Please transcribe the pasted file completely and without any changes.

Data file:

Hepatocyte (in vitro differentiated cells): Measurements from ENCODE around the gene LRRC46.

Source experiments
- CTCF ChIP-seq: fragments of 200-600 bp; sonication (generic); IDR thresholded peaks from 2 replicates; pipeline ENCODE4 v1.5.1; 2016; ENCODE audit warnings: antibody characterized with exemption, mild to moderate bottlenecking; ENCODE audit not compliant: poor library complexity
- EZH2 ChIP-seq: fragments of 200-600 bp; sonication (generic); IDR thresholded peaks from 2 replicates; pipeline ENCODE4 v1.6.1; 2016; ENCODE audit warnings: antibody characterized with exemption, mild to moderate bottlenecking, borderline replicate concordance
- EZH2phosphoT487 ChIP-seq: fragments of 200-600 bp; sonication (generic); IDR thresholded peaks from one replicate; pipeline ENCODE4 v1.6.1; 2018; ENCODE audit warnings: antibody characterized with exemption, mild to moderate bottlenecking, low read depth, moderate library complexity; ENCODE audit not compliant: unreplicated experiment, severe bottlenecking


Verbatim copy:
Hepatocyte (in vitro differentiated cells): Measurements from ENCODE around the gene LRRC46.

Source experiments
- CTCF ChIP-seq: fragments of 200-600 bp; sonication (generic); IDR thresholded peaks from 2 replicates; pipeline ENCODE4 v1.5.1; 2016; ENCODE audit warnings: antibody characterized with exemption, mild to moderate bottlenecking; ENCODE audit not compliant: poor library complexity
- EZH2 ChIP-seq: fragments of 200-600 bp; sonication (generic); IDR thresholded peaks from 2 replicates; pipeline ENCODE4 v1.6.1; 2016; ENCODE audit warnings: antibody characterized with exemption, mild to moderate bottlenecking, borderline replicate concordance
- EZH2phosphoT487 ChIP-seq: fragments of 200-600 bp; sonication (generic); IDR thresholded peaks from one replicate; pipeline ENCODE4 v1.6.1; 2018; ENCODE audit warnings: antibody characterized with exemption, mild to moderate bottlenecking, low read depth, moderate library complexity; ENCODE audit not compliant: unreplicated experiment, severe bottlenecking